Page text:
…is not even a question for Cubans! In that other universe, for the last fifty years, the stock of pre-revolutionary gas guzzlers was (almost) all Cuba had as private transport. If they could afford the petrol. Just keeping them going and refurbished is their automotive industry.
Iconophilia thanks Jan Luedert for these recent photographs of a 1953 Buick being reconstructed in downtown Havana. Jan writes: “the pictures where taken near Trinidad the UN World Heritage City. The shop was set up by two Cubans as a private enterprise. The interesting thing about these vehicles is the way that it represents “true sustainability” as these cars are rebuilt, recycled and always find their way back to the road. What they also do at the shop is install a more modern diesel engine so the while the chassis is old style 50s the engines are usually new and often diesel. It is incredible to watch how without a fair degree of ingenuity and with how few resources a car that would rust away in our world finds its way back to the road. Cars are mostly communal in Cuba and one hardly ever finds a car with less than five people in them.”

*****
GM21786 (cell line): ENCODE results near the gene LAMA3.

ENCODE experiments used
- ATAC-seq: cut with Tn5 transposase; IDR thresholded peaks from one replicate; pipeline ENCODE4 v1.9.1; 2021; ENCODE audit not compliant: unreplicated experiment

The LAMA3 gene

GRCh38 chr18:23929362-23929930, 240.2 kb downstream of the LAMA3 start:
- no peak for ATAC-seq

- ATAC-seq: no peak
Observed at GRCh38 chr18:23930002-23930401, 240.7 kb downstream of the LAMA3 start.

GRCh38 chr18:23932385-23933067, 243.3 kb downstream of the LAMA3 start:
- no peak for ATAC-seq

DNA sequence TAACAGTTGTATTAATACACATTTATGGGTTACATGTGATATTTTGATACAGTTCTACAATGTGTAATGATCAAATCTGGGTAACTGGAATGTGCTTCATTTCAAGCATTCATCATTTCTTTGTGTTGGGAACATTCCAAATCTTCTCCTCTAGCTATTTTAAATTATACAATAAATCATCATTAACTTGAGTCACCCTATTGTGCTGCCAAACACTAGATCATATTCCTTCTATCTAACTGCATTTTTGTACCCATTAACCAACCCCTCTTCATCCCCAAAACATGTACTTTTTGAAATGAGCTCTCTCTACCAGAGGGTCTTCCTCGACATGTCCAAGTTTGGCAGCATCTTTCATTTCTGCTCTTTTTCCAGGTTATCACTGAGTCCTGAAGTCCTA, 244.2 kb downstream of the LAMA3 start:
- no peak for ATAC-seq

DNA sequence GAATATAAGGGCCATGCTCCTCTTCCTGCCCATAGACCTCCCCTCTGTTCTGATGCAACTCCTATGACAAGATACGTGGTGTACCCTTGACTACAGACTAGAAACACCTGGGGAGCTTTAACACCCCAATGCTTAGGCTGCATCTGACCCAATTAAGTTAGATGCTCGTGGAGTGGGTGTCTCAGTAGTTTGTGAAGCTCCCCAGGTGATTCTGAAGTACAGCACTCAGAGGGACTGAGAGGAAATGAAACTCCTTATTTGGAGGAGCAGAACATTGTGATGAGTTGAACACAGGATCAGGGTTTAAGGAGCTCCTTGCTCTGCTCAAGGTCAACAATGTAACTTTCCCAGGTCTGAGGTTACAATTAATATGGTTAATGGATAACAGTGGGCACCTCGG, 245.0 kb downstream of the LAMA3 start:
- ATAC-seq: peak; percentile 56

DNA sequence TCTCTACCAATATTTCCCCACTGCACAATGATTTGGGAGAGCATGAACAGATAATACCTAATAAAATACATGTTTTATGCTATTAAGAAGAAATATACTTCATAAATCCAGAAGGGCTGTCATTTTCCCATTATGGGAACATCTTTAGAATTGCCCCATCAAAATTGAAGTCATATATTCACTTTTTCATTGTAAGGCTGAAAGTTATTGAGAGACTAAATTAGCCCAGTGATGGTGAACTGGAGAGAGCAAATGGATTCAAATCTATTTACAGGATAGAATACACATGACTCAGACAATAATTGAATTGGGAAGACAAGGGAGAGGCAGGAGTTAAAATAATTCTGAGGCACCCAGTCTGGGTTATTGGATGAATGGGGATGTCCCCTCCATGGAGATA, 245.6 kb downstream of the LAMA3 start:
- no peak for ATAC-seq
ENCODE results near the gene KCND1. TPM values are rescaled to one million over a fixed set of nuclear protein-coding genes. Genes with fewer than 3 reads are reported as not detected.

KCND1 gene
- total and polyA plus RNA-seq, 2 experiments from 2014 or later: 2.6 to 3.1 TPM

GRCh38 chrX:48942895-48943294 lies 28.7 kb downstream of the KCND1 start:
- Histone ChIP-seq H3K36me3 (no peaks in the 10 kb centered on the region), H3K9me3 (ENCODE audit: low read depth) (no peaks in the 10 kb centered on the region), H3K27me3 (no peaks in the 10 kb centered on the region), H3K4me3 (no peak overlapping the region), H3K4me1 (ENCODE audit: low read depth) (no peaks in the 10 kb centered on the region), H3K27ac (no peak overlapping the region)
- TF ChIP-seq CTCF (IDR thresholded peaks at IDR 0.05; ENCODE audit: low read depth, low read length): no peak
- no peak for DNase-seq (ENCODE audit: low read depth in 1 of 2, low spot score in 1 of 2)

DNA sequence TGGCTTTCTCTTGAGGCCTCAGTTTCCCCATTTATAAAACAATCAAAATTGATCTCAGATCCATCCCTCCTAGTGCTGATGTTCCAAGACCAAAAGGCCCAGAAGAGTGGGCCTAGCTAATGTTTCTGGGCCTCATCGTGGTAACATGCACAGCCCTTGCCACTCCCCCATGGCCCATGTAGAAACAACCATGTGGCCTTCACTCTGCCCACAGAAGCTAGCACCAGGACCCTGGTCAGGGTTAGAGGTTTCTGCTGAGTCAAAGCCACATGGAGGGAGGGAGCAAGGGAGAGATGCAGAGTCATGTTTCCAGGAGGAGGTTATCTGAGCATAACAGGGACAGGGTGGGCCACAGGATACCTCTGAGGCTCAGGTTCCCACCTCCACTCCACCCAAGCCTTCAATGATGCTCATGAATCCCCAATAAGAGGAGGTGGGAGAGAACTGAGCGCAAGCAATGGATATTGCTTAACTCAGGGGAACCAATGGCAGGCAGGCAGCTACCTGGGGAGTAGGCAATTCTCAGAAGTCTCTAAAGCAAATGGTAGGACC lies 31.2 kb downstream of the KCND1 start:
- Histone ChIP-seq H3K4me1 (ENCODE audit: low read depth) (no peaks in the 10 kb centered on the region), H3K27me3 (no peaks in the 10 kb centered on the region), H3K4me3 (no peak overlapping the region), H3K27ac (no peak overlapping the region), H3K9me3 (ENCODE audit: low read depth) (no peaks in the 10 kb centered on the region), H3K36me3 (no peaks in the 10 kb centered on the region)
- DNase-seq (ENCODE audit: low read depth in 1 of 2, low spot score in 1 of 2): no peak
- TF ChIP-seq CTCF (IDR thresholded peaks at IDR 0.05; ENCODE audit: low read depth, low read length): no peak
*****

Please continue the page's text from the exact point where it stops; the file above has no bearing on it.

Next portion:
More paint than metal, methinks. For more background, read this piece by Tom Miller from the NYT.
But who among you doesn’t feel just a little bit guilty that we in the outside world take such perverse pleasure in observing the fact that Fidel’s Revolution has subjected his country to this technological time-warp? How pictureque is it (still) that Cuban citizens are forced to live out the historical antipathy to the U.S.A. by driving around in these decaying icons of the excesses of the decade of the 1950s? Contradictions abound in such circumstances. For example, what are we to make of this 1948 Cadillac Fleetwood snapped by The Iconophile in the back streets of Tehran in 2007? If it looks somewhat abandoned, consider (a) how difficult it would be to get spare parts these days, and (b) how much more politically incorrect it would be on the streets of Tehran than Havana?